EU Makes Bank-Crisis Push as ECB Says Failure Is Suicide

European Union lawmakers will make a last-ditch effort next week to get a bank-resolution bill on the books, as the European Central Bank warns that failure would be “very close to suicide.”

Negotiations in Strasbourg, France, yesterday yielded “some progress” on the Single Resolution Mechanism bill, though “the crucial issues are still all to be agreed” with a March 19 deadline looming, top European Parliament lawmakers said after the talks.

The SRM is part of an EU effort to prevent future financial crises by pooling responsibility for euro-area banks. A blueprint put forward last year by Michel Barnier, the bloc’s financial-services chief, would create a central board to handle failing banks, backed by a 55 billion-euro ($76 billion) fund financed by industry levies. If the law’s not passed before European elections in May, a delay of a year or more could ensue.

ECB Executive Board member Yves Mersch said in Frankfurt yesterday that not having the SRM “would be very close to suicide.” The ECB assumes full oversight of euro-area banks in November. “I don’t underestimate the difficulty of the subject, also in view of some constitutional constraints that might exist in some countries,” he said.

The European Parliament and EU finance ministers proposed competing visions of SRM in December. They’re now haggling over a compromise text of the bill, which both must approve. “More work has to be done also to explore some possibilities,” Dutch Finance Minister Jeroen Dijsselbloem said after yesterday’s talks.

Rotating Presidency

Dijsselbloem and his Greek counterpart, Yannis Stournaras, led the negotiating team representing EU member states yesterday. Greece holds the EU’s rotating presidency. The parliament’s team is led by Portuguese lawmaker Elisa Ferreira.

Sven Giegold, a German member of the parliament’s team, said one big sticking point is the insistence of member states on putting important elements of the SRM related to the fund into an intergovernmental agreement rather than EU law.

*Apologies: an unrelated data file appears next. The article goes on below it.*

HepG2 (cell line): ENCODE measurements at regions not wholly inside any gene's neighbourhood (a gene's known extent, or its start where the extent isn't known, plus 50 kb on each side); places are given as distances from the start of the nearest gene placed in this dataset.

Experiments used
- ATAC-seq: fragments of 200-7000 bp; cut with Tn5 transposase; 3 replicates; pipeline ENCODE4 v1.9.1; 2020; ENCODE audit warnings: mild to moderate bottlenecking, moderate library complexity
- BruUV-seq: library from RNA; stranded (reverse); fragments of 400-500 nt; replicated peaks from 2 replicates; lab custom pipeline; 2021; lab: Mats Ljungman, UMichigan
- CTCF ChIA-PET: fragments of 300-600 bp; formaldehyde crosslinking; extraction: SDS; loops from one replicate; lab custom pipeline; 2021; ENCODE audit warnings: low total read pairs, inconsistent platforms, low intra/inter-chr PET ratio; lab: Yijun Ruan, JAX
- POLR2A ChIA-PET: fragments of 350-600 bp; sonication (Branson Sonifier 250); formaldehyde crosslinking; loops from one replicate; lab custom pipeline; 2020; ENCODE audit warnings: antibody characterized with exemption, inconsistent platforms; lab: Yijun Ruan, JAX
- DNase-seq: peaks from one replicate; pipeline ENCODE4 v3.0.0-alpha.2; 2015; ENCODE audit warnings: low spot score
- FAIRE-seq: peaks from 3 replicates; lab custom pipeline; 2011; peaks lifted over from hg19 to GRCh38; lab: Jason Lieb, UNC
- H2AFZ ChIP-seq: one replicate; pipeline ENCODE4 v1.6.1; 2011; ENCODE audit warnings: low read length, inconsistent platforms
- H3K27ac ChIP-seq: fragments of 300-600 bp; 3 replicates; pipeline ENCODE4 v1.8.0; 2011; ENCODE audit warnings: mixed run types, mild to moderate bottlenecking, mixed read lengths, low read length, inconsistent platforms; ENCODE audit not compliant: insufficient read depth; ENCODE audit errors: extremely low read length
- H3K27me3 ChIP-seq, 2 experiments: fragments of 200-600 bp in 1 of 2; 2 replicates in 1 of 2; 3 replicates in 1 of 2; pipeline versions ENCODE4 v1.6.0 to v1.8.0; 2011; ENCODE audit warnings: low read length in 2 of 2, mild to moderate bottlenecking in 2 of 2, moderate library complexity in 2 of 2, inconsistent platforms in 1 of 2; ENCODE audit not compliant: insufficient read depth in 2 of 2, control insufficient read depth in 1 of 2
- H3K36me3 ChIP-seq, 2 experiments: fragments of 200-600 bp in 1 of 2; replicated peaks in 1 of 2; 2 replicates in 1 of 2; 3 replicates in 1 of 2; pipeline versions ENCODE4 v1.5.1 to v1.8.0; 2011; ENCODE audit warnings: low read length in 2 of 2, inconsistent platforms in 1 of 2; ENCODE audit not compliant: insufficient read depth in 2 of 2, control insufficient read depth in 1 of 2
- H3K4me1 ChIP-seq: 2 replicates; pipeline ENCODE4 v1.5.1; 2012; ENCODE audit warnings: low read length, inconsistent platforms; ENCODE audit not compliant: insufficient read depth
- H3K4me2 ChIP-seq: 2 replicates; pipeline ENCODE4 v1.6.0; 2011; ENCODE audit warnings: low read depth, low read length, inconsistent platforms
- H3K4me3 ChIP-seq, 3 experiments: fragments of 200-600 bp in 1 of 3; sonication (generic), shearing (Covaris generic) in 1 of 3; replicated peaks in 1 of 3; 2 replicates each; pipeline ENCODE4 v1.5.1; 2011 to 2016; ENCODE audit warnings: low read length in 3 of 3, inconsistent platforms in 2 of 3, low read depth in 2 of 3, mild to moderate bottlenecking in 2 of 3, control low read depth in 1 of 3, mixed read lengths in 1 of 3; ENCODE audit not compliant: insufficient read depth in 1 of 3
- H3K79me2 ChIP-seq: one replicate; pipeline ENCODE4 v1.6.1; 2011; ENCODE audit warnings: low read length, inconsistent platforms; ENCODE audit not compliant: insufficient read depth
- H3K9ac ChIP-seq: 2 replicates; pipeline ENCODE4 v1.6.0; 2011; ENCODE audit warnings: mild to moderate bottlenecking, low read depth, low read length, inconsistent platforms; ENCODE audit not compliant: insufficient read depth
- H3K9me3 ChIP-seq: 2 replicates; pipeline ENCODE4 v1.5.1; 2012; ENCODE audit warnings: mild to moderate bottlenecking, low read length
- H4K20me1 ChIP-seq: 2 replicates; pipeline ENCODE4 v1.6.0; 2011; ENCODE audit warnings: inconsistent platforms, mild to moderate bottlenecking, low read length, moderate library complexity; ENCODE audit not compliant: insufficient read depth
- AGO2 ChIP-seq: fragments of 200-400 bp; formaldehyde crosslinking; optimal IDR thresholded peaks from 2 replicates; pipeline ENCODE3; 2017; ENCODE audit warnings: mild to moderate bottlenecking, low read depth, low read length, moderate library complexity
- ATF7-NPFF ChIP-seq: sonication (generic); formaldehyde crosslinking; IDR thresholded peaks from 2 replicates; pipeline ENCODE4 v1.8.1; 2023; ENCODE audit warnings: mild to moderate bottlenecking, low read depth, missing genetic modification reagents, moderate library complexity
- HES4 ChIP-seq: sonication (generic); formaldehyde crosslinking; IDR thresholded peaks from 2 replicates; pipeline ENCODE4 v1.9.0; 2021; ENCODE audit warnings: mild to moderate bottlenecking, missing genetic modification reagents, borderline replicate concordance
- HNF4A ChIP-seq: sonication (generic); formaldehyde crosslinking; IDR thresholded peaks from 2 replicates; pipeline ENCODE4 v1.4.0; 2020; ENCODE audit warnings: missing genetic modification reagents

“It’s getting wider and wider,” Giegold said. “The council is putting more issues” into the agreement, he said, referring to the Council of the European Union, the institution that represents the interests of EU governments. Those issues include the rules for forcing losses on bank creditors, he said.

Four-Day Weekend

The most important disagreement is on how the planned bank-resolution authority would make decisions. ECB President Mario Draghi has said the new agency should be able to made decisions “in a matter of hours.”

As originally proposed by Barnier, the SRM could resolve a bank over a weekend, the European Commission said. This “cannot be guaranteed” by the plan designed by finance ministers, under which deliberations begun at 5 p.m. on a Friday could drag on until 1 a.m. the following Wednesday, the commission said.

“There must be a decision over a weekend; otherwise this mechanism is dangerous,” Giegold said. “If you want to wind down a bank and the weekend takes until Wednesday, then you have a catastrophe on the markets and that’s not acceptable.”

Rules for how banks will pay into the fund and how quickly its resources will be pooled are also in dispute, he said.

Finance ministers made few concessions to break the deadlock with parliament during two days of talks earlier this week. German Finance Minister Wolfgang Schaeuble struck a defiant tone.

May Elections

“I can say the European Parliament has to make a lot of move, otherwise we will not get a decision,” Schaeuble said. “And then we will have no regulation.”

EU President Herman Van Rompuy has said that the EU will lose at least a year in setting up the SRM if a law isn’t on the books before the parliament adjourns for elections in May.

“We stressed several times that is it very important” that ECB supervision and the SRM “go hand in hand,” said Klaas Knot, governor of the Dutch central bank. “When you create an imbalance, then for instance the absence of a resolution mechanism can undermine the effectiveness of European supervision.”

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